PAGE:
Posted on Mar 19, 2019
The UK Chancellor, Philip Hammond, says that any Brexit deal would not be put to the vote without the support of the DUP.
Hammond also conceded that the Government did not “yet” have the required number of votes, but said that “a significant number of colleagues … have changed their view on this and decided that the alternatives are so unpalatable to them that they on reflection think the prime minister’s deal is the best way to deliver Brexit.”
He was speaking just ahead of revelations by the Commons Speaker that the deal cannot go before MPs again in its current form.
Among the former opponents of the Brexit deal who have now announced their support is the former Work and Pensions Secretary Esther McVey.
She said, “No deal has been removed [as an option]… So the choice before us is this deal or no Brexit whatsoever – and to not have Brexit you go against the democratic vote of the people.” The backbench rebel Daniel Kawczynski, who has twice voted against the deal, has also said he will support it, describing it as the “only game in town.”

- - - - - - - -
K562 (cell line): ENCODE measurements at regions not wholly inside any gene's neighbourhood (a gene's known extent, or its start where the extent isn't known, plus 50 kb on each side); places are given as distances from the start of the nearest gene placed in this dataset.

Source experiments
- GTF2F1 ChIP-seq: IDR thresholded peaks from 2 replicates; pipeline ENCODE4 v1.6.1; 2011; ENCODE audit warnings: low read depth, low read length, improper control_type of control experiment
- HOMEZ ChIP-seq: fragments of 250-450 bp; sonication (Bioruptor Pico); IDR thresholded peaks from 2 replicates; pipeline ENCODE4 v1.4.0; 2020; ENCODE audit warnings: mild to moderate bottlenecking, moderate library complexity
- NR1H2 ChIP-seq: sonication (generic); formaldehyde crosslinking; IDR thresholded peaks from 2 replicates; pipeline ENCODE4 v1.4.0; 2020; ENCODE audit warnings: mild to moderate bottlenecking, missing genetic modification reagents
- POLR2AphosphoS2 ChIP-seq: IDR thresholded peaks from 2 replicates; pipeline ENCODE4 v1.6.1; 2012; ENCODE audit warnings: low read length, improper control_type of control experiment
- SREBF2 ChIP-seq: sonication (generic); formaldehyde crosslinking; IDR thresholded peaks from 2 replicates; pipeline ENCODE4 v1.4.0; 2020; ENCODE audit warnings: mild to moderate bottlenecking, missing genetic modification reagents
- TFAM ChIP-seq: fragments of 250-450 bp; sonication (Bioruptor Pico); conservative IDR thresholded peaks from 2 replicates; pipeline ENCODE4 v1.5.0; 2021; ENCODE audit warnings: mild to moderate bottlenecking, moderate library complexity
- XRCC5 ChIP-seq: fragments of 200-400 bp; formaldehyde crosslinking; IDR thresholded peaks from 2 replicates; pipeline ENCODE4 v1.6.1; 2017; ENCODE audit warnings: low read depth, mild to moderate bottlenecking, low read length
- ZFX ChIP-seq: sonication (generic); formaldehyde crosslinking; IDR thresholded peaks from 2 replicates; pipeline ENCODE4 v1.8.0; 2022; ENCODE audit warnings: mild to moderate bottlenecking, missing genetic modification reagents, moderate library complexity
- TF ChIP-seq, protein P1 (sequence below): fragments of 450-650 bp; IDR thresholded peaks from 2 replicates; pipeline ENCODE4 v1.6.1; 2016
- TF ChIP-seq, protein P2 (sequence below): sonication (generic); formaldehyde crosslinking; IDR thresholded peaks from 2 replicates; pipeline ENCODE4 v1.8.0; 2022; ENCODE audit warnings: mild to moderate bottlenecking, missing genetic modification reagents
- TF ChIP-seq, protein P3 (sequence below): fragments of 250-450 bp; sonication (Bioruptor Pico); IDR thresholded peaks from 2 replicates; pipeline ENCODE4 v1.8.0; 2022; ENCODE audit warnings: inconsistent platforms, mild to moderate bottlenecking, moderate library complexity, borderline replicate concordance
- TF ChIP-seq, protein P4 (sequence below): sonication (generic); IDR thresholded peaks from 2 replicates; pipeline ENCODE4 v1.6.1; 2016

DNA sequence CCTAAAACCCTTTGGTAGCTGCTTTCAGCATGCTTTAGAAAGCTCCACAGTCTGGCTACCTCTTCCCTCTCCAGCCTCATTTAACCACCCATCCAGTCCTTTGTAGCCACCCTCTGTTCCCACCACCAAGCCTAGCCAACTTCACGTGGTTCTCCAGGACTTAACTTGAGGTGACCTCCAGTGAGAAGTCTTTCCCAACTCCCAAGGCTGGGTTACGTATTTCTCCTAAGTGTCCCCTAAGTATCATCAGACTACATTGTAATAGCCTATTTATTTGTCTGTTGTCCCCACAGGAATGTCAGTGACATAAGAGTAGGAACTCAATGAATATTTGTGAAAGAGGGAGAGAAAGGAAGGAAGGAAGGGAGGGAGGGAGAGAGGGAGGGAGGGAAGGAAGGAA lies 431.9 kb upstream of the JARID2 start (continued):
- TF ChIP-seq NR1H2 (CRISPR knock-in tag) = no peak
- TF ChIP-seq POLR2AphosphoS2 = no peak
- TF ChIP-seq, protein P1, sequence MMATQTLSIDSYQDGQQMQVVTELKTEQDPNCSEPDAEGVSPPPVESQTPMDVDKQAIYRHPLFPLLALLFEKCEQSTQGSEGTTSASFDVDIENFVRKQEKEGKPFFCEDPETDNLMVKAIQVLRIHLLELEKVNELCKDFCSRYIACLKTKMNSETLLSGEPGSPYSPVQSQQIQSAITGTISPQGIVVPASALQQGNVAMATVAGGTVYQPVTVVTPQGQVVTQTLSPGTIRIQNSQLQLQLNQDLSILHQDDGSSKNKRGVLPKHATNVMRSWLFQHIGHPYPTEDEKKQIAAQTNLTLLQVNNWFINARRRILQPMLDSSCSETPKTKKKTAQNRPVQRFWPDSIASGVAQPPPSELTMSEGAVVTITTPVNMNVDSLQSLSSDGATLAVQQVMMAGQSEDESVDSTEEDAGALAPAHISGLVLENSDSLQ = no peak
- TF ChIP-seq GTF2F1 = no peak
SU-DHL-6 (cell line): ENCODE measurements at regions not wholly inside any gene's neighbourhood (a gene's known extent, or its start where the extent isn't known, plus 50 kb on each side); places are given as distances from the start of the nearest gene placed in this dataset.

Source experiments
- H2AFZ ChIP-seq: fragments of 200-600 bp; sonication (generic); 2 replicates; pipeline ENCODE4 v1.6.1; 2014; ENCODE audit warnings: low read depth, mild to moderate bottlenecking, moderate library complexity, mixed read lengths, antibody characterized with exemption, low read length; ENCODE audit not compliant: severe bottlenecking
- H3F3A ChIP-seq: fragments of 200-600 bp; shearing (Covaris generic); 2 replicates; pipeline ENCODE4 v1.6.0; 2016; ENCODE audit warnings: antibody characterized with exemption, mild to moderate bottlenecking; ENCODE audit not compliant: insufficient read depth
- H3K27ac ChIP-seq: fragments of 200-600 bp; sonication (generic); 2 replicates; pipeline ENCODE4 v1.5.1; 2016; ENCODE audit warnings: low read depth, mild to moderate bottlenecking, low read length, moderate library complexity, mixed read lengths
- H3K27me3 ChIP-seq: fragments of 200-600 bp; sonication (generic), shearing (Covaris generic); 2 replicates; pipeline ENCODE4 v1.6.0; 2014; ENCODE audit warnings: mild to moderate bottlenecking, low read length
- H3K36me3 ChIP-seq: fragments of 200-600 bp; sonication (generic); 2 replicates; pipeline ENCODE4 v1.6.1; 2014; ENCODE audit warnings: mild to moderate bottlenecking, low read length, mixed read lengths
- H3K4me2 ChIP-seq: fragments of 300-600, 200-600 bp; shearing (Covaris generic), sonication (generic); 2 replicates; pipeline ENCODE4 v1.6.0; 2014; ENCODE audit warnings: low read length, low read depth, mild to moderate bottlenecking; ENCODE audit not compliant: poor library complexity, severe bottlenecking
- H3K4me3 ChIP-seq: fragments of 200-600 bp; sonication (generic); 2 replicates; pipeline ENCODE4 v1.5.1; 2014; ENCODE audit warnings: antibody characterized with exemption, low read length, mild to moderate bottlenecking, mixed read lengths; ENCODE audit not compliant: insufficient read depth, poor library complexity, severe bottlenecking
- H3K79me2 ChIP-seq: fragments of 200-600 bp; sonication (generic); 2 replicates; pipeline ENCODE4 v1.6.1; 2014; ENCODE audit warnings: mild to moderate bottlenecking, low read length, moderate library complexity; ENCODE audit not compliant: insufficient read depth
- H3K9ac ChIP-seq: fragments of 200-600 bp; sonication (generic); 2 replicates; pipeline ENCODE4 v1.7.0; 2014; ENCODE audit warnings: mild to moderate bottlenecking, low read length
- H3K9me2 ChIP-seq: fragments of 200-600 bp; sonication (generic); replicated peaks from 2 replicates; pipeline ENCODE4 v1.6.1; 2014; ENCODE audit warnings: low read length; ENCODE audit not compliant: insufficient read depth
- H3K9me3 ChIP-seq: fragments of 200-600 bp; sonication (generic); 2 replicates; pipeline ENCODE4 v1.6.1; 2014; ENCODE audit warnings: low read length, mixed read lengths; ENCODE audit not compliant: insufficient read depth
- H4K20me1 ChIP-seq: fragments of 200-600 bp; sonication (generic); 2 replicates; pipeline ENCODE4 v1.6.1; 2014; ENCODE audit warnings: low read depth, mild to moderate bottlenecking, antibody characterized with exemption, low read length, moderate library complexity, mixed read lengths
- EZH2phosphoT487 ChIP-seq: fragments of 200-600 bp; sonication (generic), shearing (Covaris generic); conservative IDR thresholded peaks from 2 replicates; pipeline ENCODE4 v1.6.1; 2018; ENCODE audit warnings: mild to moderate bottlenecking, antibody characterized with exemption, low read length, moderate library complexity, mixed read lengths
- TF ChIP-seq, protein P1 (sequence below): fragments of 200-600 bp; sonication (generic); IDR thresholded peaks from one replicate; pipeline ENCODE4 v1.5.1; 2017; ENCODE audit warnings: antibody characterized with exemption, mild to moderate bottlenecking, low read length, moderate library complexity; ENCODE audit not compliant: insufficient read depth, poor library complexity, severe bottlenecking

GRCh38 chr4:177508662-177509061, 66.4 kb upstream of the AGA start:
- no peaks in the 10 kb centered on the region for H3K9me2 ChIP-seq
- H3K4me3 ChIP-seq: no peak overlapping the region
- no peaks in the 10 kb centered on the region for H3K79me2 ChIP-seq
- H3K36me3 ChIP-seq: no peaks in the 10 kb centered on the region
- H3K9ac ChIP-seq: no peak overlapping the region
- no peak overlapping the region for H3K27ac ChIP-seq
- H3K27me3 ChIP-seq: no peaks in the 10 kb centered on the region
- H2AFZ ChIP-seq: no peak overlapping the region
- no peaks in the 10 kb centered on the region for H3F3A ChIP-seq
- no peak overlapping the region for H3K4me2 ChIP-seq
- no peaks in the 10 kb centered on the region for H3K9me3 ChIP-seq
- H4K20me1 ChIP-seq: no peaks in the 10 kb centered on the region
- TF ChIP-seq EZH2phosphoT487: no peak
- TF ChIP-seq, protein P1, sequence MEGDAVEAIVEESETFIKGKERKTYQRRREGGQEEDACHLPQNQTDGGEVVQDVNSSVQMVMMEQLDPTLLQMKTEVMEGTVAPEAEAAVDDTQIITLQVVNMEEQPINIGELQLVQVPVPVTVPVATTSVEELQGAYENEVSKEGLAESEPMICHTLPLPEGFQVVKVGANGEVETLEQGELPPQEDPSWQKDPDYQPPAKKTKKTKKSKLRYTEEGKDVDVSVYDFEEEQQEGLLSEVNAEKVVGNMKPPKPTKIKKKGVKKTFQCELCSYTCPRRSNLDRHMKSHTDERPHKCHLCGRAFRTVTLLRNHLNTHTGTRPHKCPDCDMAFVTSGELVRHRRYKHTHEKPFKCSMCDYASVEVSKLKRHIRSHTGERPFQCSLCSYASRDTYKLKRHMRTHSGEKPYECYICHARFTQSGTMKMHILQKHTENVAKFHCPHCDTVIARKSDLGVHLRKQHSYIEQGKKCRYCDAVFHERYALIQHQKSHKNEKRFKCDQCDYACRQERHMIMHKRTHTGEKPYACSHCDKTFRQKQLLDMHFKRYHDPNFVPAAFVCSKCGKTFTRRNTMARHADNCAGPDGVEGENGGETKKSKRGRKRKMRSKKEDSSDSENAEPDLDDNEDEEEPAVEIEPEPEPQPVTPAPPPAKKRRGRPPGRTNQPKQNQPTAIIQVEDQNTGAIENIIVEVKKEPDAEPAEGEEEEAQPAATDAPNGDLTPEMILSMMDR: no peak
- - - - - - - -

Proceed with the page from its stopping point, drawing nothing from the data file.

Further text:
Elsewhere, UK Prime Minister Theresa May urged MPs to make “the honourable compromises necessary to heal division and move forward” by supporting the deal. She added, “If Parliament can find a way to back the Brexit deal before European Council, the UK will leave the EU this spring, without having to take part in the European elections, and we can get on with building our future relationship with the EU. If it cannot, we will not leave the EU for many months, if ever.”
Meanwhile, former Foreign Secretary Boris Johnson has urged MPs to vote against the Brexit deal if it is put to the vote again. He said that under the deal, “We will be legally and politically at the mercy of Brussels, since we will be obliged to accept all EU legislation, during the so-called implementation period. Worst of all, the Irish backstop arrangement gives the EU an indefinite means of blackmail.”
Separately, advice from government officials which was leaked to the press has suggested that there could be potentially no limit on the number of extensions of Article 50.
The advice said, “Once the UK has taken part in the EU elections, there is effectively no limit to the number of extensions of article 50 the UK can ask for or be required to ask for by parliament.” A senior government source told the paper that this meant that “We could be in the EU forever.”
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